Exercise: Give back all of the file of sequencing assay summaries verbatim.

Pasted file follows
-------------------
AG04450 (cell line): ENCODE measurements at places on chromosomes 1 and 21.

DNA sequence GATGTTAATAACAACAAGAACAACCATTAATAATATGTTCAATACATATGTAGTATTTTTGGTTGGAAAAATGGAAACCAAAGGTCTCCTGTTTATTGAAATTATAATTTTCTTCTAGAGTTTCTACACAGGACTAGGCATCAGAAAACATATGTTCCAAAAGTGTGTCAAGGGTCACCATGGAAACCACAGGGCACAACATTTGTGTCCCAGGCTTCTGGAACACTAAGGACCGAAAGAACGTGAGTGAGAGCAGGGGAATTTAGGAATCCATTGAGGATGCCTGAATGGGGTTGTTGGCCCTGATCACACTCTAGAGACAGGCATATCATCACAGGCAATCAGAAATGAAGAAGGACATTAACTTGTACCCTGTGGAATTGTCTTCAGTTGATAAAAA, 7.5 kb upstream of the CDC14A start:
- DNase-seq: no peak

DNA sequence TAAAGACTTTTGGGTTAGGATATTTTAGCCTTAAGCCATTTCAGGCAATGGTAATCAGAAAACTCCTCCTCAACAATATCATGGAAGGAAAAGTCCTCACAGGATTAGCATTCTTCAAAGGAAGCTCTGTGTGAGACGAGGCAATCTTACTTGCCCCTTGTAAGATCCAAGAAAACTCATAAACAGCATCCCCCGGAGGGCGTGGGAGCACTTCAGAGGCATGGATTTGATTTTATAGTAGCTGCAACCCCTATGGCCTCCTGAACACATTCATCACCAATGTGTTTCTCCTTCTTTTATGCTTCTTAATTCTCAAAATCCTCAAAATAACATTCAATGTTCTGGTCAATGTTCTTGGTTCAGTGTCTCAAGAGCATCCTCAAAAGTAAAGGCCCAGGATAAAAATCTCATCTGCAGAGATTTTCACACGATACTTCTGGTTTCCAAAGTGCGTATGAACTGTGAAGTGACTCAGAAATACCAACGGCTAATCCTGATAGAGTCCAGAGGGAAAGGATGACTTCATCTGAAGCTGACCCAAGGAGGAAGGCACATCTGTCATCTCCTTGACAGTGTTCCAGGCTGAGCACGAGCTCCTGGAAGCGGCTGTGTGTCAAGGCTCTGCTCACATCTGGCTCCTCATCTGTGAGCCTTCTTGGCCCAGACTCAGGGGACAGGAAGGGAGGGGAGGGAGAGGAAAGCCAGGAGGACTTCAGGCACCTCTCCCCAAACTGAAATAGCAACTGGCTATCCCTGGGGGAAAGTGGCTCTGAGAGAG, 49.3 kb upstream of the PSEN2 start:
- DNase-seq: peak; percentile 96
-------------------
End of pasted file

AG04450 (cell line): ENCODE measurements at places on chromosomes 1 and 21.

DNA sequence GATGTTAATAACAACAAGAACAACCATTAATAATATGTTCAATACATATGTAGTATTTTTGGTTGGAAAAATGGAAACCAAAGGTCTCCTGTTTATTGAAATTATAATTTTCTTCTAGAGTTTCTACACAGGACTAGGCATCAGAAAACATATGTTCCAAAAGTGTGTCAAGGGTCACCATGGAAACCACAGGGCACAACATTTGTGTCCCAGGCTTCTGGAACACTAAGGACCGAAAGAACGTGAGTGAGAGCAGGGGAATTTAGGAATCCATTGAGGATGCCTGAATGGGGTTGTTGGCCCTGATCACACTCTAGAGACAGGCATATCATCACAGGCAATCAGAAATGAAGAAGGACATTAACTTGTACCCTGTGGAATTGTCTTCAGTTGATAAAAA, 7.5 kb upstream of the CDC14A start:
- DNase-seq: no peak

DNA sequence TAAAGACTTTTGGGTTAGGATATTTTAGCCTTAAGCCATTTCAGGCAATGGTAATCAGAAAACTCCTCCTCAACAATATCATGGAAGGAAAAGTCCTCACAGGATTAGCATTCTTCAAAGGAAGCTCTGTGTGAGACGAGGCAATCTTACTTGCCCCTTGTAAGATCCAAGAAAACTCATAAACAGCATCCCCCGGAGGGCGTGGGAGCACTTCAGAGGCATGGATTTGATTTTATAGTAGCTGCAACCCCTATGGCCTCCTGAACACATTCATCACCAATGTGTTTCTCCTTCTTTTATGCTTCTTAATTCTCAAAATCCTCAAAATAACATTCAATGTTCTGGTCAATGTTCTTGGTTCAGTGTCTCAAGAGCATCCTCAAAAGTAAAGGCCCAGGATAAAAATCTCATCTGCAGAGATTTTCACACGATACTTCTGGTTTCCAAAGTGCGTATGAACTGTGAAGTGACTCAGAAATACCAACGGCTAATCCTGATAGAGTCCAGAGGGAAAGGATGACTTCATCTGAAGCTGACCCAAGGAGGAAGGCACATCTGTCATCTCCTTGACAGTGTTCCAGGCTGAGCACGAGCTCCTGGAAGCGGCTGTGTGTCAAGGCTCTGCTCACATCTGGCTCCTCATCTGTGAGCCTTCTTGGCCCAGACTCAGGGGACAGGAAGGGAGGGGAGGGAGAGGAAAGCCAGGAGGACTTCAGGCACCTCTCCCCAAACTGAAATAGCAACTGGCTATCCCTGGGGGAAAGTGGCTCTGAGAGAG, 49.3 kb upstream of the PSEN2 start:
- DNase-seq: peak; percentile 96